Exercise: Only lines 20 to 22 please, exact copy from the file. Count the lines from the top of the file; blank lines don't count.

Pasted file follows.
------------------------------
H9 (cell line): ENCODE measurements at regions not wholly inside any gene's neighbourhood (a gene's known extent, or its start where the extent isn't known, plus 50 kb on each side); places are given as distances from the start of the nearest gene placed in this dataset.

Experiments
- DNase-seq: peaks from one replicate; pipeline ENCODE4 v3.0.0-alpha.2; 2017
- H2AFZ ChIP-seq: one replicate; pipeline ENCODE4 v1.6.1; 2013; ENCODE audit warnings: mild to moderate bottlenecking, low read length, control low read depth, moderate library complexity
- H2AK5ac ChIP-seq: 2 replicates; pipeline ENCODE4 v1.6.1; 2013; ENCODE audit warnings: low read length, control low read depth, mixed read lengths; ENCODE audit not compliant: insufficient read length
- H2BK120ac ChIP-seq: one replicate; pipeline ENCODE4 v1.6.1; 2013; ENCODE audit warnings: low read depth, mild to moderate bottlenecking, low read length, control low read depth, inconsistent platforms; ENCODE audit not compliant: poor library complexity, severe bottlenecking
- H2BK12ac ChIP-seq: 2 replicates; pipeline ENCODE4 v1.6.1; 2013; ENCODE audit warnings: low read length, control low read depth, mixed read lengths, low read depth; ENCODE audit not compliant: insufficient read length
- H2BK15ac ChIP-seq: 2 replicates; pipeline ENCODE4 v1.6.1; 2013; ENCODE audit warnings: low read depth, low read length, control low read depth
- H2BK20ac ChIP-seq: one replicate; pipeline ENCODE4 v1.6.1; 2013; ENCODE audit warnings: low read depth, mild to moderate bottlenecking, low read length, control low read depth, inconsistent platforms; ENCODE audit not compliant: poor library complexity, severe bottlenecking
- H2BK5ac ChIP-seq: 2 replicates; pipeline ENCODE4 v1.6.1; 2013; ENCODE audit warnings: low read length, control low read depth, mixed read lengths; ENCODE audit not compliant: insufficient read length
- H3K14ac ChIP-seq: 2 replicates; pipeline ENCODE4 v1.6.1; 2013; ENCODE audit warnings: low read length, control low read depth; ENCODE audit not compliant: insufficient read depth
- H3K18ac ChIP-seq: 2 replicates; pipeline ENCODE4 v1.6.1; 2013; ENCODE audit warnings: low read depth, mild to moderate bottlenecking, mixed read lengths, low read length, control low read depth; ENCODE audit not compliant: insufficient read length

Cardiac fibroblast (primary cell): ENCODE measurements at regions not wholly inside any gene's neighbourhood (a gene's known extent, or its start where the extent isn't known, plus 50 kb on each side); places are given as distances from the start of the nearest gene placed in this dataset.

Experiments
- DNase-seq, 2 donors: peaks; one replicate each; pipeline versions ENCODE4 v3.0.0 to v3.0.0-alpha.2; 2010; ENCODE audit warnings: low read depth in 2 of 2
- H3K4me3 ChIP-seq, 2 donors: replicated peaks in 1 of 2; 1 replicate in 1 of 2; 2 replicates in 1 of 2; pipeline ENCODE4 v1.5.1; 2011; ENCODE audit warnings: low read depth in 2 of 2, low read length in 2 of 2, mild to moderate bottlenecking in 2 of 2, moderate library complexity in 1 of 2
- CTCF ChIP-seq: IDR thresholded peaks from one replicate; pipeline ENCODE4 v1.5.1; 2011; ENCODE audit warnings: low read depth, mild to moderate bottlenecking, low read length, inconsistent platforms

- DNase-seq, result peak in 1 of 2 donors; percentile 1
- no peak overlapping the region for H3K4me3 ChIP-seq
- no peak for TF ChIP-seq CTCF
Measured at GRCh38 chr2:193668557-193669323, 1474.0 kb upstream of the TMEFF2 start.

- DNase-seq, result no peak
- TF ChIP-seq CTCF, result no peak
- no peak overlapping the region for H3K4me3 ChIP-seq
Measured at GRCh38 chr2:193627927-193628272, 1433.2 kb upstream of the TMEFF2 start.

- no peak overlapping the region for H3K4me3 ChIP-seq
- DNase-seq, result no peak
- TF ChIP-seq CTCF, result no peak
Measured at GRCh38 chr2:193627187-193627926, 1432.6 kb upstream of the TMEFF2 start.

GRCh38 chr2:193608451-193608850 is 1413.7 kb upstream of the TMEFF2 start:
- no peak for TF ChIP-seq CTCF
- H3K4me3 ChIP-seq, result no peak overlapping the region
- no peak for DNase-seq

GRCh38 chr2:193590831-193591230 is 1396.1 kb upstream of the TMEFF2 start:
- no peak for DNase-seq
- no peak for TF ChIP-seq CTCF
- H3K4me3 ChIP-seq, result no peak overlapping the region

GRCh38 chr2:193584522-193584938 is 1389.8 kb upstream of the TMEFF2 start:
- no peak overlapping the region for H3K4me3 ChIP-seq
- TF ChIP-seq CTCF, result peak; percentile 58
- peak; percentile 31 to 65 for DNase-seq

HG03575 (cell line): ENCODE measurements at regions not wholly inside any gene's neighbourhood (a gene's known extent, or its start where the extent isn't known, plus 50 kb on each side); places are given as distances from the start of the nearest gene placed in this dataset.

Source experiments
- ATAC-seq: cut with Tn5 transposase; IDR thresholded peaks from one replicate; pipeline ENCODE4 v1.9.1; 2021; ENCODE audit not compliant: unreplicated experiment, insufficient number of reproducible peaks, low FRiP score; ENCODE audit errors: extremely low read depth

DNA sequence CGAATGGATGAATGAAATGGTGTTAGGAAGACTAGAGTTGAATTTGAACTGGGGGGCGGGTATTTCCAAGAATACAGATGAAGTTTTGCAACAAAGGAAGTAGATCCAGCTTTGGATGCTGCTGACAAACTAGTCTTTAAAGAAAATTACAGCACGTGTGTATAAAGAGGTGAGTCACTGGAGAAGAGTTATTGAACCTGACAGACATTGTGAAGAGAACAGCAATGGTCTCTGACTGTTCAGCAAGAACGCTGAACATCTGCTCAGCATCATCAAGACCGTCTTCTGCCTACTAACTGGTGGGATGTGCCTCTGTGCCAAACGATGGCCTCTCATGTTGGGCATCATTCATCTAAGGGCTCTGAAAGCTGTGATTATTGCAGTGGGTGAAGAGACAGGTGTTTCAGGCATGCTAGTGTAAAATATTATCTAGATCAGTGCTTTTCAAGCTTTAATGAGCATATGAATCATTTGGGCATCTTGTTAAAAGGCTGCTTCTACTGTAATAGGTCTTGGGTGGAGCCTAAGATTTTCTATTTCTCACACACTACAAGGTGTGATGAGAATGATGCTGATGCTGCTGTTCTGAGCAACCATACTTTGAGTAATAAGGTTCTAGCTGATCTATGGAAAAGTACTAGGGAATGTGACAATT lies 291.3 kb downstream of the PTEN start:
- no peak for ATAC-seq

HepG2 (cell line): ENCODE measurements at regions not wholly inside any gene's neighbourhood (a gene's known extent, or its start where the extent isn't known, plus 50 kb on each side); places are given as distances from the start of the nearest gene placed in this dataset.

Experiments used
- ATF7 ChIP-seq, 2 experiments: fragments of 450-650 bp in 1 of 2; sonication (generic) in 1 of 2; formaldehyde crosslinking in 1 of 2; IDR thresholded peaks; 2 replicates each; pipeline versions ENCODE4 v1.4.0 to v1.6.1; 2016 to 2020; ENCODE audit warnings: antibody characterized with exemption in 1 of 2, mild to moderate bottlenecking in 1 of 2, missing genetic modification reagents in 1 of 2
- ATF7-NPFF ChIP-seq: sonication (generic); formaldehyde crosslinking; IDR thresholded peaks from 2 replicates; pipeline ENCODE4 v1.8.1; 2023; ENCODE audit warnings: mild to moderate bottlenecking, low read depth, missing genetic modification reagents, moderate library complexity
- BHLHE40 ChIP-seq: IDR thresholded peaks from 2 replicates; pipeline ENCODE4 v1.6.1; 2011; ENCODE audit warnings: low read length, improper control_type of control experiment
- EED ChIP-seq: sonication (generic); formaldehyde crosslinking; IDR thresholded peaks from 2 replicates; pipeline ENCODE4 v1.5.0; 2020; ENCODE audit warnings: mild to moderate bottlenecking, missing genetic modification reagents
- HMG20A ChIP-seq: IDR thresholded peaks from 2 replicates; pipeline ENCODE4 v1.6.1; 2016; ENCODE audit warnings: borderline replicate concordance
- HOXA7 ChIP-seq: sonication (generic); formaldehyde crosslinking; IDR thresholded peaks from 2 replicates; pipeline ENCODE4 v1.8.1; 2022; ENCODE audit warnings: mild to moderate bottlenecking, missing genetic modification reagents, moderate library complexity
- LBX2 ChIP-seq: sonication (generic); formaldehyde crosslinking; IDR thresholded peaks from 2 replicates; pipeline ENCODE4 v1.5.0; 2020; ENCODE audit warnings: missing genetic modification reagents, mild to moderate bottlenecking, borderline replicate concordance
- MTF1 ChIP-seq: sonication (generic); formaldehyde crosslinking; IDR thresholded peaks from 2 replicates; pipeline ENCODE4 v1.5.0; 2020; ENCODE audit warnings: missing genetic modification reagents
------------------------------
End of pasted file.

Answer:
- no peak for TF ChIP-seq CTCF
Measured at GRCh38 chr2:193668557-193669323, 1474.0 kb upstream of the TMEFF2 start.

- DNase-seq, result no peak